Finding art on a path less-trodden
Updated: 2019-03-08 07:05
By Chitralekha Basu(HK Edition)
Art curator David Chan has put together a show to mark the first anniversary of H Queen's - the city's only purpose-built high-rise dedicated to art. If one were to imagine H Queen's as an upright oblong box - radiating art from each of its stacked gallery floors through the transparent glass-paneled walls - the anniversary exhibition, called "Exit Strategies", is a result of out of the box thinking in more senses than one. Chan has chosen to place the art in spaces, quite literally, less-trodden. In a building with multiple well-appointed lifts and even a pulley on the rooftop to help haul large paintings from the road below directly inside the galleries, a service staircase isn't expected to draw much attention, but by using it as a spare, spiraling, vertical art gallery, Chan has invested a rarely noticed staircase with a sense of uncharacteristic dignity.
Other instances of unconventional use of space in "Exit Strategies" include Tsang Kin-wah's irreverent take on the ornate floral wallpaper-pattern trope. Titled I Love You, the vinyl plates installed on the lift doors and wall in the ground floor lobby are easy on the eye, until one takes a closer look at the sentences that make up the design. They contain blunt aphorisms like "I love your dollar, Honey", "I love your sexual powers, sexy guy" - drawing attention to the deceit and greed that often comes with protestations of love in a materialist culture.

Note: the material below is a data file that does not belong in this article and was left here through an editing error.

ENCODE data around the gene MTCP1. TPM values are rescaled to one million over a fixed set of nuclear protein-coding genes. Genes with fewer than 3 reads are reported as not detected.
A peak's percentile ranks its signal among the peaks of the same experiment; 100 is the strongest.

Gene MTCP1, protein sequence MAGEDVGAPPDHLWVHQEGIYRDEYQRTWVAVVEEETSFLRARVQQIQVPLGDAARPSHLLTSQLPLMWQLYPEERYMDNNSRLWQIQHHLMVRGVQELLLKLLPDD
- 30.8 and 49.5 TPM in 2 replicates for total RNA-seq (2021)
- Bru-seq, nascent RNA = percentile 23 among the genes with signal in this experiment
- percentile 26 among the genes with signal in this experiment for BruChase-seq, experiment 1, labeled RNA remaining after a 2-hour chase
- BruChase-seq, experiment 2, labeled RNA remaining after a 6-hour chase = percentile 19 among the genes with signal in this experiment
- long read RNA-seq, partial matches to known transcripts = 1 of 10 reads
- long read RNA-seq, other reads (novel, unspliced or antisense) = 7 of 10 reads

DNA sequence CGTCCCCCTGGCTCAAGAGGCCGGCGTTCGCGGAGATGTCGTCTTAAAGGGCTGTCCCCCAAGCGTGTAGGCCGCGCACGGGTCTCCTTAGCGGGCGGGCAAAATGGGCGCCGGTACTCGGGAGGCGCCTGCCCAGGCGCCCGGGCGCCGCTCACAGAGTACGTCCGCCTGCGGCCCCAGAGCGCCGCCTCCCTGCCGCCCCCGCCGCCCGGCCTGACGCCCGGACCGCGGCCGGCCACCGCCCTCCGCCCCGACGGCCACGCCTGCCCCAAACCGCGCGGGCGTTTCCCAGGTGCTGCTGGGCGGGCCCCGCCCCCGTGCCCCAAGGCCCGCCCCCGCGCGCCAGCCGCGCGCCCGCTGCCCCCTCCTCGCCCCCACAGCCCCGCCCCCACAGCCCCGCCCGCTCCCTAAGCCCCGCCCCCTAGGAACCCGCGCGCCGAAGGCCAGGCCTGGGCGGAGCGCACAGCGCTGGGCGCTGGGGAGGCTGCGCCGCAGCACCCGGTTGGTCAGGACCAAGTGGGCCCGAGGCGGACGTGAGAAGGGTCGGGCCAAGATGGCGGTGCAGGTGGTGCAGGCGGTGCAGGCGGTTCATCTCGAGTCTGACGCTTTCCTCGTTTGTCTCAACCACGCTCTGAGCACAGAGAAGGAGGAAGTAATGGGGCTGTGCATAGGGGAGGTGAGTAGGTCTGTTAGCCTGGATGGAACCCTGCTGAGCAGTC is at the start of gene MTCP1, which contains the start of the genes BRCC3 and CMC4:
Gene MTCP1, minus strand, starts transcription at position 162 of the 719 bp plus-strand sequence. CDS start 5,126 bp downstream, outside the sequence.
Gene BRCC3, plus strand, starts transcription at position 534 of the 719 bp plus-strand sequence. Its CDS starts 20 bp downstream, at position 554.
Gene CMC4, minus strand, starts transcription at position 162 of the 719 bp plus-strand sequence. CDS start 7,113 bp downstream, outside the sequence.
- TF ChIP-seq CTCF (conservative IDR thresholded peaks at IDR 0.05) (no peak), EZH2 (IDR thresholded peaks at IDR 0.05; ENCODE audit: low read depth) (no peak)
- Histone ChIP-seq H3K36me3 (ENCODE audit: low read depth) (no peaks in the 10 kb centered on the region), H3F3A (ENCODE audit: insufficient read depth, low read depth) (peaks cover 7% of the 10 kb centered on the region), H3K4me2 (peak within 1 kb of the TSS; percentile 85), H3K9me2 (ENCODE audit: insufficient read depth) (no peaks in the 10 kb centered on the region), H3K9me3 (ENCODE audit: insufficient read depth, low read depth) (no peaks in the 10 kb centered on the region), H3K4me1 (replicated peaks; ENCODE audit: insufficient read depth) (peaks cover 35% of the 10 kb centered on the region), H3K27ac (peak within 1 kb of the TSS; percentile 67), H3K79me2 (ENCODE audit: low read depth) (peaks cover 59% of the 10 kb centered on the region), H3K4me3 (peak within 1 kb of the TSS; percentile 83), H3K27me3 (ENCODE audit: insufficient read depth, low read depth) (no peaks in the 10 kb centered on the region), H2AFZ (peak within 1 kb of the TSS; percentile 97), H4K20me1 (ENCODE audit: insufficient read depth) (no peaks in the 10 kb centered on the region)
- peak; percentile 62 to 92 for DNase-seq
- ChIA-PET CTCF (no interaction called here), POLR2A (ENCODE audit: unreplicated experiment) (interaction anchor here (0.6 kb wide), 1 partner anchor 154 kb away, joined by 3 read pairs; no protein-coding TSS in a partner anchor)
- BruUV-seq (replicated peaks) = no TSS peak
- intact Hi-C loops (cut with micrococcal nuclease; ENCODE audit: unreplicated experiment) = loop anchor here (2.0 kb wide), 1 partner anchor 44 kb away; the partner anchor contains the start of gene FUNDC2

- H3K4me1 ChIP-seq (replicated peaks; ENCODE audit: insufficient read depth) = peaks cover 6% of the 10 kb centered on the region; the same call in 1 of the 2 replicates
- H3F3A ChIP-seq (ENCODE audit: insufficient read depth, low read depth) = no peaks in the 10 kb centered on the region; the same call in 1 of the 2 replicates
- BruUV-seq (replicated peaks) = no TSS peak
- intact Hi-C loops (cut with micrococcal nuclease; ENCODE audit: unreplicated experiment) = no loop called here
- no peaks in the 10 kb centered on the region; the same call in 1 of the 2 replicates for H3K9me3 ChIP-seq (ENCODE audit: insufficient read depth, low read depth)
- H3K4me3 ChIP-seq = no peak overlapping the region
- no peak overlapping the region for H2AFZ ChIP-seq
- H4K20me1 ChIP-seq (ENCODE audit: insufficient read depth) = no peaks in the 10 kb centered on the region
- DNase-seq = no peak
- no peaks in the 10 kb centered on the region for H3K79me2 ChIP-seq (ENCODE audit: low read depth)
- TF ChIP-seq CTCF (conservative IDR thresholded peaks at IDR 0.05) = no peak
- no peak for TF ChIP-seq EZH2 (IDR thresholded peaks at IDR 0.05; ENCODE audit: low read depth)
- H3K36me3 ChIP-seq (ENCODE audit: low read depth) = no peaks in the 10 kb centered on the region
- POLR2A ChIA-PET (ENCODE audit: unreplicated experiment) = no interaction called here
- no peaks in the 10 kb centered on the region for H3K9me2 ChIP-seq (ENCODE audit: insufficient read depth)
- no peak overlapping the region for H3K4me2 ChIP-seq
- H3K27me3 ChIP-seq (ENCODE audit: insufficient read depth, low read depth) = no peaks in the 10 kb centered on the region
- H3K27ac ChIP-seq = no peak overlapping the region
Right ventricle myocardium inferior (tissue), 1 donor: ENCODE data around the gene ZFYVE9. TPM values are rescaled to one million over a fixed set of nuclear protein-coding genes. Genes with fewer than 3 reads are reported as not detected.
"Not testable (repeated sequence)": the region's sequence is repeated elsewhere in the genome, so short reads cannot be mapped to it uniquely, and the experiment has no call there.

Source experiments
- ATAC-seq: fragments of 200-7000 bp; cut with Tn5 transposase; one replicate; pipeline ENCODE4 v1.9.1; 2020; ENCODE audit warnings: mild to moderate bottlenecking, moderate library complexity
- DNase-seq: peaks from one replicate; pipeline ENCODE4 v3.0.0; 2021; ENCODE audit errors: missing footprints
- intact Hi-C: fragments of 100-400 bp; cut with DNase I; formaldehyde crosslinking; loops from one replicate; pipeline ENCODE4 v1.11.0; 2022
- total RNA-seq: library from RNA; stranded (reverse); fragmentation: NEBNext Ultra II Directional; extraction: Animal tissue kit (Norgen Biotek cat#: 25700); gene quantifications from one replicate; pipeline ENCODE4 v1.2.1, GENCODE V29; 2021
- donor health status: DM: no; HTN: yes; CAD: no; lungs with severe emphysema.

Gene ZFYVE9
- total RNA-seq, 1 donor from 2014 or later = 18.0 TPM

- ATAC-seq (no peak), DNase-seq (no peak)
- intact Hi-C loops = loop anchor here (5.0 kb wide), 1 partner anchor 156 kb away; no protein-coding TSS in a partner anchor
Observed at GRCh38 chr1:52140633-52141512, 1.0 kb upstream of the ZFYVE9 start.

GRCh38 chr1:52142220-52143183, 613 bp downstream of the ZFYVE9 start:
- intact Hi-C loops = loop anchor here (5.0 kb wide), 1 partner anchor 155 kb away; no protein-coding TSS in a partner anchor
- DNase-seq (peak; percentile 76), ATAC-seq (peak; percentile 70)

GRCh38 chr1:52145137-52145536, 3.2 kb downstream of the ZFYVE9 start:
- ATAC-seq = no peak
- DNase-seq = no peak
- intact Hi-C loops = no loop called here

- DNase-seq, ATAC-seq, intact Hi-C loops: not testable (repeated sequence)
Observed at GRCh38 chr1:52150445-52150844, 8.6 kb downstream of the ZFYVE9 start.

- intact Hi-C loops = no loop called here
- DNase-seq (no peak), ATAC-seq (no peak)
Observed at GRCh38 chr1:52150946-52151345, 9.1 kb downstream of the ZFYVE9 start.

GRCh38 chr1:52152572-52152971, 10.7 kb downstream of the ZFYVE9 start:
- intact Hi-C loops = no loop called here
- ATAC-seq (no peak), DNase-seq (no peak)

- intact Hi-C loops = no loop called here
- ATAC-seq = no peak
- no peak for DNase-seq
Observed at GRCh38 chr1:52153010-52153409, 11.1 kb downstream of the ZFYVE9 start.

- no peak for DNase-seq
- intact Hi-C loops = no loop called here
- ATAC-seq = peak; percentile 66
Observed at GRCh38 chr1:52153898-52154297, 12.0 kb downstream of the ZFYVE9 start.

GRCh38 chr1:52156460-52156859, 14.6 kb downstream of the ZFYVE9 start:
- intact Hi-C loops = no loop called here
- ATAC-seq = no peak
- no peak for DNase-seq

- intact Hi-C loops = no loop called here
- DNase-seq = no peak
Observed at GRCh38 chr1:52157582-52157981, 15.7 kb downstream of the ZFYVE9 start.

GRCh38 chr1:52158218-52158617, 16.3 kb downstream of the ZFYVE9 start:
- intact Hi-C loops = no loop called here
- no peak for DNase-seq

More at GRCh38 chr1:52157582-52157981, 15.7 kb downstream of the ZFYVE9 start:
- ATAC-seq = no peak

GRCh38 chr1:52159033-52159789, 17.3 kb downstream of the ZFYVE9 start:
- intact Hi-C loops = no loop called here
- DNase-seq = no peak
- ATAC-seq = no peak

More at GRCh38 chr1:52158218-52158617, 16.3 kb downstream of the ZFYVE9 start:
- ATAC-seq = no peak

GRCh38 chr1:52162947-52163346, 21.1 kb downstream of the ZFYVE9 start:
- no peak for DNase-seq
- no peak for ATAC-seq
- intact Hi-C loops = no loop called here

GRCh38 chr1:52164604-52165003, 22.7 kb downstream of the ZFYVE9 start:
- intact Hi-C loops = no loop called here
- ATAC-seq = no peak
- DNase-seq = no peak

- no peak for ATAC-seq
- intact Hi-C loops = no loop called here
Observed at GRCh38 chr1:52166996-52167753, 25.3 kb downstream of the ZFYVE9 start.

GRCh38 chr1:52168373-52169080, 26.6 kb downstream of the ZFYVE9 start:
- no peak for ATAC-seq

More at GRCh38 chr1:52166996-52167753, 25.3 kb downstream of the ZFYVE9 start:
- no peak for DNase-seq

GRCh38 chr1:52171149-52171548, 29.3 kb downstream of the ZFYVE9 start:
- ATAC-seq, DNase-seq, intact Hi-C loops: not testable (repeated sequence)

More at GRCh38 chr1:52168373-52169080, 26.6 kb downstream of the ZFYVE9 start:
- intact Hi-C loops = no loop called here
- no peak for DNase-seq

A video installation, Reflections, by the new media artist Tamas Waliczky, also makes use of a familiar trope - the classical European Renaissance triptych. Waliczky, his art historian wife Anna Szepesi and teenage daughter photographed each other in a garden in Budapest. The three frames rotate simultaneously, showing the phantom presence of the cameraperson in each, containing slices of photographed figures, thus underscoring the layered, shifting and complicated dynamic between family members.
Silas Fong has contributed two pieces - a video installation called Working in Hollywood and a transparent box with a slit on top called Art Recycle Bin. Visitors are invited to drop unwanted material - floor maps, exhibition flyers - into the box, placed strategically near the exit on the first floor lobby. The material collected inside the box is expected to shape up, organically, into a sculpture. Fong says the idea is to have the viewers who presumably had their fill of art at H Queen's go through a round of detox on their way out - creating space in their bags, and heads, after the art overload.
The material for Chloe Cheuk's installation Homeless was also sourced from unsuspecting people - beggars in Montreal (Cheuk is studying toward an MFA in sculpture at the University of Quebec). She bought coins from the beggars, sometimes offering two for one, thus "reversing the role between provider and receiver". The coins of varying sizes and denominations she collected have been arranged in a horizontal line against the wall, each distinguished by the human touch, even as they have ended up together.
Spread out across three floors, from the 15th to 17th, Lost Textures by Linda Lai and The Floating Projects Collective is a graphic narrative, documenting how Queen's Road, Central (where H Queen's is located) has morphed since the 1930s. Old snapshots of the city embossed on metallic boards have been arranged against the staircase walls like family photographs. On the landing, clips of old Cantonese melodramatic films are projected at an angle on a wall plastered with kitchen utensils and other objects found in the neighborhood.
Lost Textures looks back on a different time without necessarily fetishizing it. One could enter or exit at any point in the narrative - which is more or less true of "Exit Strategies" in general.
(HK Edition 03/08/2019 page10)